I like that the rate of the water droplets is constantly changing. Time here is not standardised but instead varies over the period of being ‘on’. Sometimes I look over and the beads drop_____drop______drop______drop only to return a couple dozen drops later later to see them drop__________drop_____________drop_____________drop. I feel somewhat released from the anxiety of time passing because I am reminded that time is textured with qualitative properties. That 10 minutes now are not the same length as 10 minutes in an hour. I am reminded that time is relative and contextual, and much as we might try, no standardised system can capture our experiences of time. And so I am lulled into a gentle flow with the unpredictable rhythms of falling droplets in the background.

And as I reflect on it I can’t help but find it a slightly extreme intervention and somehow very telling of our times that I should be trying to activate deep and intense feelings of motherly nurturing in order drive me further towards work. It feels almost like I’m exploiting myself by trying to artificially activate and then harness a very animalistic and instinctive drive I have to protect or care for another being in order to try to satisfy my neoliberal desires to distinguish myself through production. Although on the flipside I wonder if this could too be seen as somehow a feminist act, a kind of DIY biohack whereby I am able to conjure the latent power of my body to nurture (although this is also presuming that every person with a uterus also carries an innate drive to care, which is a very sweeping assumption) and reappropriate it to function and for once favour my female body under a capitalist system. I am confronted at once with how gendered this mechanism is.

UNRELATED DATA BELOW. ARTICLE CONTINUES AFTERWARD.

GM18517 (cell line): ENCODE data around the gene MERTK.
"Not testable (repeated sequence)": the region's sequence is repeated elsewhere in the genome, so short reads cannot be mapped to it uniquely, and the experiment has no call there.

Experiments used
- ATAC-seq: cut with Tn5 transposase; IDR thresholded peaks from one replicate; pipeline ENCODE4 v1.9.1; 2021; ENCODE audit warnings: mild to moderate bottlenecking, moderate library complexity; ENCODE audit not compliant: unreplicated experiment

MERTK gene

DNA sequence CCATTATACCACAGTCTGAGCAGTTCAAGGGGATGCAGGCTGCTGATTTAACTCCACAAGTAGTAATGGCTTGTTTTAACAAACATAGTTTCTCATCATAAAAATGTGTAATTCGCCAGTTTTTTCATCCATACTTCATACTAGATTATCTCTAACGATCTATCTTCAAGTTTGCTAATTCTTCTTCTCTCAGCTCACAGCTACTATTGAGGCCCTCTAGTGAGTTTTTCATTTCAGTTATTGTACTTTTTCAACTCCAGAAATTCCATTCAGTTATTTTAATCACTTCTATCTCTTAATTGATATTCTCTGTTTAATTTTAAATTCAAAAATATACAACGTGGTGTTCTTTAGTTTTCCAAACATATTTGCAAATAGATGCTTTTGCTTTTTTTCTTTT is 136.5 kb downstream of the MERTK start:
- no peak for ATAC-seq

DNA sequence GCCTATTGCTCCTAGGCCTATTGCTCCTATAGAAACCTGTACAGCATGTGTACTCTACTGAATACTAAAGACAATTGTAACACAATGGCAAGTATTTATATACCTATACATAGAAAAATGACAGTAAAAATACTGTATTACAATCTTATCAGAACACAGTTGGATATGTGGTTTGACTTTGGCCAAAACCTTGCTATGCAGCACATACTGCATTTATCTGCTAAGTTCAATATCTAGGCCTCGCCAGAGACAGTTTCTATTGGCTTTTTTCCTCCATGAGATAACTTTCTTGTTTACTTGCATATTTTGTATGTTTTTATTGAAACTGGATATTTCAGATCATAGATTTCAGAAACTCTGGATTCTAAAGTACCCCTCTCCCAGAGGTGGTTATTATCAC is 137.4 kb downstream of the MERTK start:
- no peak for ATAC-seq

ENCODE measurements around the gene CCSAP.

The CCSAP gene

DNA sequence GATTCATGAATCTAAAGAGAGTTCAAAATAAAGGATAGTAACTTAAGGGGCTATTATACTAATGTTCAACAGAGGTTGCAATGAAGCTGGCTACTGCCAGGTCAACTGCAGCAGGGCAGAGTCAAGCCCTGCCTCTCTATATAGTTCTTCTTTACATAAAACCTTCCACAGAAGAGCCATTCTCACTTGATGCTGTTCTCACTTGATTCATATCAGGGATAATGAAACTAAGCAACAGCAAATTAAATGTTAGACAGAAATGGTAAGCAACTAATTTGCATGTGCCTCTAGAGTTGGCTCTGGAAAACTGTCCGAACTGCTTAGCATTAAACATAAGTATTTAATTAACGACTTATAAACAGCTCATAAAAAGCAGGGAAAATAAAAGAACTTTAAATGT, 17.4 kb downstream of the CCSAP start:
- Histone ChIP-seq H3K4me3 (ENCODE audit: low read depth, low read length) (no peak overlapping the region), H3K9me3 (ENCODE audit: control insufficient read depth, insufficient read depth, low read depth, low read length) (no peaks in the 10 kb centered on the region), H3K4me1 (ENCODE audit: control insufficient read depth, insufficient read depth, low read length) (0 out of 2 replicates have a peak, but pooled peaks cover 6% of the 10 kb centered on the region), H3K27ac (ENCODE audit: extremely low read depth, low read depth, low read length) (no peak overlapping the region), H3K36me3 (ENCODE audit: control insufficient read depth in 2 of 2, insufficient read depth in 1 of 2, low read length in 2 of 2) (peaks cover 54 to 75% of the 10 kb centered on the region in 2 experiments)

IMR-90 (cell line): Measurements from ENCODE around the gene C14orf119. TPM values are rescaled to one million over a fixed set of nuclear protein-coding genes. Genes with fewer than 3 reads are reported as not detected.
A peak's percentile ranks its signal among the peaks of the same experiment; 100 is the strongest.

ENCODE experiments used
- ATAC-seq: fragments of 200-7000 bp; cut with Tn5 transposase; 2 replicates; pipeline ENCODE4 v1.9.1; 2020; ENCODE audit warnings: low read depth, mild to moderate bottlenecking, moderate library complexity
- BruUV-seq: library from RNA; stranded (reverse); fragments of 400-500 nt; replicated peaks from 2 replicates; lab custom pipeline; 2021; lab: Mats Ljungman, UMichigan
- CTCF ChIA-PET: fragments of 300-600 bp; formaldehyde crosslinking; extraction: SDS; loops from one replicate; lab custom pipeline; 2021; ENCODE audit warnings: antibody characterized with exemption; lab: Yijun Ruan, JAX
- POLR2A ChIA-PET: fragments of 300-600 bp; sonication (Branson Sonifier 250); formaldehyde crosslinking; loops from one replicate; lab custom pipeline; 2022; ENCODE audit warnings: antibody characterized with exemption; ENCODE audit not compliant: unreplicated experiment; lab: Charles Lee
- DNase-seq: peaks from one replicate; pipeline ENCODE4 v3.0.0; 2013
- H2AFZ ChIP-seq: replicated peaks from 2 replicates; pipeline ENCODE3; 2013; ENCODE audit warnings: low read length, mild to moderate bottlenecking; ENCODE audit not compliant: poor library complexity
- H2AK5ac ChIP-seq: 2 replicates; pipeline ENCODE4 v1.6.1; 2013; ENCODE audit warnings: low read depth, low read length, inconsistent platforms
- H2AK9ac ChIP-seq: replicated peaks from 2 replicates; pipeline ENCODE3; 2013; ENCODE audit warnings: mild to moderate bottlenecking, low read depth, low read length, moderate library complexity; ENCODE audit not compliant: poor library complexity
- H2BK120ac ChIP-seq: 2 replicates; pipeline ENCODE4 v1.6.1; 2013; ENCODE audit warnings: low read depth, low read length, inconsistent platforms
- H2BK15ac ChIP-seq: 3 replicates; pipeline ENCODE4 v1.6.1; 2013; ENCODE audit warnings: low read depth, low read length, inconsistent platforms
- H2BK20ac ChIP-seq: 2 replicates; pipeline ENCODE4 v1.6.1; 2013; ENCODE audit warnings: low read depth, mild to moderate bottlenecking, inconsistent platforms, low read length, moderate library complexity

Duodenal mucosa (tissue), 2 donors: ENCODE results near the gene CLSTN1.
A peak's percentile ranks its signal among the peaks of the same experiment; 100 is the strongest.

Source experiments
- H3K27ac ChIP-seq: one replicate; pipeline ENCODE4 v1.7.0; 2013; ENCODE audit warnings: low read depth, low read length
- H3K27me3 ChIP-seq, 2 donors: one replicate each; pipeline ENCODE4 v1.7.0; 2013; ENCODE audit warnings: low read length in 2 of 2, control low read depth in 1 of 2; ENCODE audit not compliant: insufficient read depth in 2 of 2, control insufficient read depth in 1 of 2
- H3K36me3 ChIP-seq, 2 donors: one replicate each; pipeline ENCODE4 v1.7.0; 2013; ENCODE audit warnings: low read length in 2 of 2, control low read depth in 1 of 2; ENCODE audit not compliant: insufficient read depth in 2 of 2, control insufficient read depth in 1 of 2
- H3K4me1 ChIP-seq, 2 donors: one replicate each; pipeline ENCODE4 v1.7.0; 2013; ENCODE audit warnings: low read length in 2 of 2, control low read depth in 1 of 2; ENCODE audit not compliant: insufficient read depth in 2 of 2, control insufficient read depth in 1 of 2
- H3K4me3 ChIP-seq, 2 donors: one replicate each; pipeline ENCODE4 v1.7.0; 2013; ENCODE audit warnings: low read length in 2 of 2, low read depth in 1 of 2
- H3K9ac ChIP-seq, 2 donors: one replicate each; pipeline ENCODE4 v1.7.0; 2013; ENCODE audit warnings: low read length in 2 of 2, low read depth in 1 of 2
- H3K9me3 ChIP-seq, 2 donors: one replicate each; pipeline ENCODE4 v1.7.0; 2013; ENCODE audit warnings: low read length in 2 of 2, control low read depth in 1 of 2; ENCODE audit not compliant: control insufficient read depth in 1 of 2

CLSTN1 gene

5 Days Later 

One day I suddenly realised the seeds had sprouted. Ironically, it must have happened over the course of a wildly unproductive friday, where I was lounging off a hangover and had only momentarily visited my desk. When I return to get back to business the following morning, all three pots have suddenly erupted into life. I can’t help but attempt to pluck meaning from this coincidence.

But it also revealed a fundamental flaw in my experiment; i hadn’t considered lighting. The far left pot had far greater light exposure than the far right pot, so even though M+S Project was the only pot I hadn’t watered once during the 5 days, it was the one that had grown the most. I am hurtled back to GCSE biology where we were drilled to keep all the variables, other than the one you are measuring, consistent. Or maybe it was a question of overwatering; the pot that I had watered the most had grown the least and the vice versa. It seemed that there is such thing as spending too much time!

Again, I can’t help but feel like the seeds are trying to teach me a lesson.